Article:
One of the places I remember most vividly from my trip is Bridge House. Before the Japanese invasion, Bridge House was a trendy apartment complex, the curved-walled epitome of 1920s architectural imagination. However, during the war, the Japanese military police—the feared Kempeitai—claimed it for their headquarters. They turned it into a torture chamber; countless people suffered and died in its squalid basement cells. But after the war, Bridge House was refitted again as a housing complex.
|author Daniel Kalla|
It was an amazing, eye-opening adventure. And I returned home feeling invigorated, eager to tell my story. But I had lingering doubts. Getting the details right—painting an accurate word-portrait of an old pagoda or a bustling street market—is a far cry from animating history. I wanted to avoid stereotypes and draw authentic characters: everyday heroes, run-of-the-mill monsters and those many people who fell somewhere in between; characters the readers could relate to. Ambitious as it was, I wanted to write a story that would embody the suffering, sacrifice, heroism and the daily struggle to endure. In other words, to bring a slice of wartime Shanghai to life.
Even after I had finished writing The Far Side of the Sky (the first novel in what will become a Shanghai trilogy) and heard feedback from editors, reviewers and readers, I wasn’t certain I’d achieved my goal. But then, one day last winter, after speaking at a writer’s festival, I was approached by a middle-aged woman who asked me to come down from the podium to meet her wheelchair-bound mother. The woman was ninety-two years old and had been one of the original German Jewish refugees. Within moments of meeting the charming woman, it became clear that, despite her mobility issues, her mind was sharp and her memory ironclad. When she told me that she had read my novel, I mustered up the courage to ask for her opinion. After a long wistful smile, she patted my hand and said, “You took me back to my youth for a few marvelous hours. Thank you.”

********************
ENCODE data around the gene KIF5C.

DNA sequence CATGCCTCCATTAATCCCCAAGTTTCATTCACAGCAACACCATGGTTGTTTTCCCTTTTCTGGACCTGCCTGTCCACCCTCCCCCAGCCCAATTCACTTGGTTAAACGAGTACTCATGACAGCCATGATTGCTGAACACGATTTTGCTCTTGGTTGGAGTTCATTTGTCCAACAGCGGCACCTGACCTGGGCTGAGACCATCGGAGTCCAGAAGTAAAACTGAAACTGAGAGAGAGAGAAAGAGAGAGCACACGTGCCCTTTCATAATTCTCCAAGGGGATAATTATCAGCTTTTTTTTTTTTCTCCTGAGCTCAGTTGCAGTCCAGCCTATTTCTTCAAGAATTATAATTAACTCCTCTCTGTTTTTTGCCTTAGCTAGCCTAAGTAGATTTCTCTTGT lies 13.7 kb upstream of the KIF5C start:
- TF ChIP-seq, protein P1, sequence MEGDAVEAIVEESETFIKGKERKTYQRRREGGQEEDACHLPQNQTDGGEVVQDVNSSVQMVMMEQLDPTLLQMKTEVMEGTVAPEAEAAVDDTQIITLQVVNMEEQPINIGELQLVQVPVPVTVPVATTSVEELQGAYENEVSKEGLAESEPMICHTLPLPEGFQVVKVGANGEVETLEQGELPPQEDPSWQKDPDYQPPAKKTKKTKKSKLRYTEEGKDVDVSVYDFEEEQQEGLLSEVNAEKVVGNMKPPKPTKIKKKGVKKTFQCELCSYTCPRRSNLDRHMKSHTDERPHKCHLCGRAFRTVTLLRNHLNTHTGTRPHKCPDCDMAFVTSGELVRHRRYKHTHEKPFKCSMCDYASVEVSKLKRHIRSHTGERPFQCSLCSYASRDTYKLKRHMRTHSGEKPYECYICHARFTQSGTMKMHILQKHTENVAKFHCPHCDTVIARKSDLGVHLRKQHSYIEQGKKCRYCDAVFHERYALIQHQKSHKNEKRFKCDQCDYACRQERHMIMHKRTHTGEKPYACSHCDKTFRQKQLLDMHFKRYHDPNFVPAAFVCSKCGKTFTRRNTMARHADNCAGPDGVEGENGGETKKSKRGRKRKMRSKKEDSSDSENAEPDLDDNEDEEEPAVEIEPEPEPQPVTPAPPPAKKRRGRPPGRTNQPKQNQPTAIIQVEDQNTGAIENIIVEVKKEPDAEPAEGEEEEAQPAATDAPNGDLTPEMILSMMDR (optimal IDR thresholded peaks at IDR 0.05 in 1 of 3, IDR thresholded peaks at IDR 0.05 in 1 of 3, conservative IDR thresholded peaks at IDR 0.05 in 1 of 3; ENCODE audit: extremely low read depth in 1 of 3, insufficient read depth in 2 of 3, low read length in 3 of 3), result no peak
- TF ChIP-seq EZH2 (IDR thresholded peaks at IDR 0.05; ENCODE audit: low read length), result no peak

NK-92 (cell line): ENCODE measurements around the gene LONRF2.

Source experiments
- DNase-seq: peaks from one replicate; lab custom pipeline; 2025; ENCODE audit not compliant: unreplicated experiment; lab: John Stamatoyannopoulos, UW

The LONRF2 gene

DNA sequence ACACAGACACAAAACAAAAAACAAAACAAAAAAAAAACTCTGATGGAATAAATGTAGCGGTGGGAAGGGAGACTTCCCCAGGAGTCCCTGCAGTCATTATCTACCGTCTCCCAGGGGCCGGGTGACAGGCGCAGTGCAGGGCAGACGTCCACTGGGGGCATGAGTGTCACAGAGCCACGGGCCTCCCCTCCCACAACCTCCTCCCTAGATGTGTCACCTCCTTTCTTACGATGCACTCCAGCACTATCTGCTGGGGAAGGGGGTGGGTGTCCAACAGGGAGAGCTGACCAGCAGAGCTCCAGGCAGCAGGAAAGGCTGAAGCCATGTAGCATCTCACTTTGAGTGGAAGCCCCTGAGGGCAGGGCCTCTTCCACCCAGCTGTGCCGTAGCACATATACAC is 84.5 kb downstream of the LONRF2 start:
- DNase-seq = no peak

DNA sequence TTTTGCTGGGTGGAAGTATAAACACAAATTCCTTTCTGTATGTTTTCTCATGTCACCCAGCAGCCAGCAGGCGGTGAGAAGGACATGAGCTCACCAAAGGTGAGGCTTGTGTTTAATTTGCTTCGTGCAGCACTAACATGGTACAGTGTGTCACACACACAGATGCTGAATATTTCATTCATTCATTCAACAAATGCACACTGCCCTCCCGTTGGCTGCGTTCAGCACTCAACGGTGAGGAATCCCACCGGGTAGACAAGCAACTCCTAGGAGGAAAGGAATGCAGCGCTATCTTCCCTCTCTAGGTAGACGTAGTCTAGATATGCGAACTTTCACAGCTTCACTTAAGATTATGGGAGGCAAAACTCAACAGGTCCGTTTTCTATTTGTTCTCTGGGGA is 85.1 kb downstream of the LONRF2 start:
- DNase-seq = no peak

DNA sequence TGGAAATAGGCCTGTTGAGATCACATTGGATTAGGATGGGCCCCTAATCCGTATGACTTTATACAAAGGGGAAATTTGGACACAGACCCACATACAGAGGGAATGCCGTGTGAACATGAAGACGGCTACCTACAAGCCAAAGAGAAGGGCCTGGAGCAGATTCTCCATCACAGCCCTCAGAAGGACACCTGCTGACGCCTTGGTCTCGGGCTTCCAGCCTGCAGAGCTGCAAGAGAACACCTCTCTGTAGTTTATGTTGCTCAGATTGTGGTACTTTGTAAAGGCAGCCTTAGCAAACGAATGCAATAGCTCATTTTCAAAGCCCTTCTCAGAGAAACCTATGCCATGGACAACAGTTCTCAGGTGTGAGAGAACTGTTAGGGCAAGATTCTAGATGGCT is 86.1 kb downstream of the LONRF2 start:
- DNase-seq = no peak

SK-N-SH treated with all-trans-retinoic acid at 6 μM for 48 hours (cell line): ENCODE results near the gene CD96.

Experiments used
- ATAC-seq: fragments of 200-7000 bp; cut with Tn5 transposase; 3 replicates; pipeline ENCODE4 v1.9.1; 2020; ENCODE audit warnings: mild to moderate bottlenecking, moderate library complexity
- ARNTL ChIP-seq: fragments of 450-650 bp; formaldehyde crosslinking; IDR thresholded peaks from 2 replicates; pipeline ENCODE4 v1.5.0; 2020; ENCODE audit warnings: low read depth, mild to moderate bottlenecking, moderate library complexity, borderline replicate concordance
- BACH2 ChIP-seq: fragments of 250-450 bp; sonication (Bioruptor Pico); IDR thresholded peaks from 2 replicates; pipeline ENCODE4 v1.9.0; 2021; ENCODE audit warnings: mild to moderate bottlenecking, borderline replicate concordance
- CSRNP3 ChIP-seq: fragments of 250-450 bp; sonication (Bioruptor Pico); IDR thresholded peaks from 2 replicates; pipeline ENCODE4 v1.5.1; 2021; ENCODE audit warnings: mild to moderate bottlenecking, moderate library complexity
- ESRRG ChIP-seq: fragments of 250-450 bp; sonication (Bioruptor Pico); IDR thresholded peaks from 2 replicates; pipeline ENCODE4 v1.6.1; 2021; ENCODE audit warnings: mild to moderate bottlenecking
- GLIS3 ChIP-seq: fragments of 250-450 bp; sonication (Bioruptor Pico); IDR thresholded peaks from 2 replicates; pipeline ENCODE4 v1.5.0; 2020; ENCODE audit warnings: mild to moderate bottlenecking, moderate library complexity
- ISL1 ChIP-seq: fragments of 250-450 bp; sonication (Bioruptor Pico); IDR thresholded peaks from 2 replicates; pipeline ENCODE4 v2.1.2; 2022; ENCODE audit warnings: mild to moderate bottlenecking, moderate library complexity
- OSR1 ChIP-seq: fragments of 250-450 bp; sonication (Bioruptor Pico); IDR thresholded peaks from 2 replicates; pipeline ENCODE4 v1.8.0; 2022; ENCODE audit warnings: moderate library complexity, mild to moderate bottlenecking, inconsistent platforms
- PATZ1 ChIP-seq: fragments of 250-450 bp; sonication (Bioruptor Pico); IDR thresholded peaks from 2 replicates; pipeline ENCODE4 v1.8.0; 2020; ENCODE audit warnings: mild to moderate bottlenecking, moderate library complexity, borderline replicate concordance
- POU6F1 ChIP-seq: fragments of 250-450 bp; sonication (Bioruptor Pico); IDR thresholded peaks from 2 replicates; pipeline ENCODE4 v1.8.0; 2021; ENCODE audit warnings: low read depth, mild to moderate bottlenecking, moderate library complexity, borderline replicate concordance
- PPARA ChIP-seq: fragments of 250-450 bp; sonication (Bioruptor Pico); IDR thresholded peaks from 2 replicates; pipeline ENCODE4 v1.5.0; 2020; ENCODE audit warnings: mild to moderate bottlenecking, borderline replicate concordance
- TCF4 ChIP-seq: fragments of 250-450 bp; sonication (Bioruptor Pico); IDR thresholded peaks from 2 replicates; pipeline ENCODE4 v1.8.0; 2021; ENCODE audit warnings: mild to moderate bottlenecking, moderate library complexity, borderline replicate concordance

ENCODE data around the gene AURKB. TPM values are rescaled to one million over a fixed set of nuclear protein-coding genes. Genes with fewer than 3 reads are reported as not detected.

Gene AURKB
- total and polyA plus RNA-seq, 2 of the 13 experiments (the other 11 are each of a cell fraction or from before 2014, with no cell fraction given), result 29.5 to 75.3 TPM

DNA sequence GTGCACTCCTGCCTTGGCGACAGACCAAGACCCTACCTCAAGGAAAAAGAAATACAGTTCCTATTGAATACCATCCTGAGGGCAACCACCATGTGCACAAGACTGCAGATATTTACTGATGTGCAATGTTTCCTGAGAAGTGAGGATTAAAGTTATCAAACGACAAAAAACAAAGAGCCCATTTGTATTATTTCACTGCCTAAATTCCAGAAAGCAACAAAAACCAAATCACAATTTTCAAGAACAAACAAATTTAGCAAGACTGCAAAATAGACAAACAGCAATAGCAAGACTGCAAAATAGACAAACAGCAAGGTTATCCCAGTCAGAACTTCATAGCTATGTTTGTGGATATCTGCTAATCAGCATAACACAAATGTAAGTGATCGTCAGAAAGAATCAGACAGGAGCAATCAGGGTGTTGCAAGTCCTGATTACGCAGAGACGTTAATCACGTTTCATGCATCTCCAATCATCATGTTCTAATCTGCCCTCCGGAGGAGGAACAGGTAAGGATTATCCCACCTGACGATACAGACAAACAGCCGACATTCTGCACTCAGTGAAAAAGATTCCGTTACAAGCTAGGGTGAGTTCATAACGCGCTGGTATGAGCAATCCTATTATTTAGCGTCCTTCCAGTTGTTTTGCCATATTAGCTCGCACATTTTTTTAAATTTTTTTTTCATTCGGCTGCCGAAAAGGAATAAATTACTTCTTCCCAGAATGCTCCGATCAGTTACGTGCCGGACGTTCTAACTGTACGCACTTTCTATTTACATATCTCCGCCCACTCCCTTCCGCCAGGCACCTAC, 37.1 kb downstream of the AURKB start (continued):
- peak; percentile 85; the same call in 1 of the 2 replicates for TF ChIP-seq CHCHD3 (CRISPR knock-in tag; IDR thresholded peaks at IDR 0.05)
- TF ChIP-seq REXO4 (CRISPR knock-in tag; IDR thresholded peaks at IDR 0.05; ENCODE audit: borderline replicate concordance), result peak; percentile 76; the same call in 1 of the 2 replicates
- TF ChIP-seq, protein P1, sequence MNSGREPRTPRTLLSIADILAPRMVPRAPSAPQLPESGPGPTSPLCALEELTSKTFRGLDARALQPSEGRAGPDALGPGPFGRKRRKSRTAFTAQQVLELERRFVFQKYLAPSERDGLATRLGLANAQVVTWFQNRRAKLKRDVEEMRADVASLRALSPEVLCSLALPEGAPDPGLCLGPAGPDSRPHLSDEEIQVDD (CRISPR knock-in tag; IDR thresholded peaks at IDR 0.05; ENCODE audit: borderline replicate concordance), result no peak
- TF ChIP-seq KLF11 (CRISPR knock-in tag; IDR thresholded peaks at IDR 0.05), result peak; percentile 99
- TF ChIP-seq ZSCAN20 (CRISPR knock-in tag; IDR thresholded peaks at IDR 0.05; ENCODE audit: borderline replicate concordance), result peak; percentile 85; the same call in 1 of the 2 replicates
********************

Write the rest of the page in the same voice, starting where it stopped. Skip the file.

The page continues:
It was the highest compliment she could have paid me. And, at least for one self-satisfied moment, I felt as though I had made good on my debt.
Rising Sun, Falling Shadow was published in September by Forge ($27.99, hb) and HarperCollins Canada (Can$24.99, trade pb). The Far Side of the Sky is also available from Forge ($26.99 hb/$7.99 pb) and HarperCollins Canada (Can$24.99, trade pb).
In addition to his historical novels, Daniel Kalla is the international bestselling author of Pandemic, Resistance, Rage Therapy, Blood Lies, Cold Plague, and Of Flesh and Blood. His books have been translated into eleven languages. Two novels have been optioned for film. Kalla practices emergency medicine in Vancouver, British Columbia, where he lives with his family. Visit his website at www.danielkalla.com.
For a chance to win a hardcover copy of Rising Sun, Falling Shadow, please fill out the following form. One entry per person. Open to US and Canadian residents; deadline Monday, October 28th. Good luck!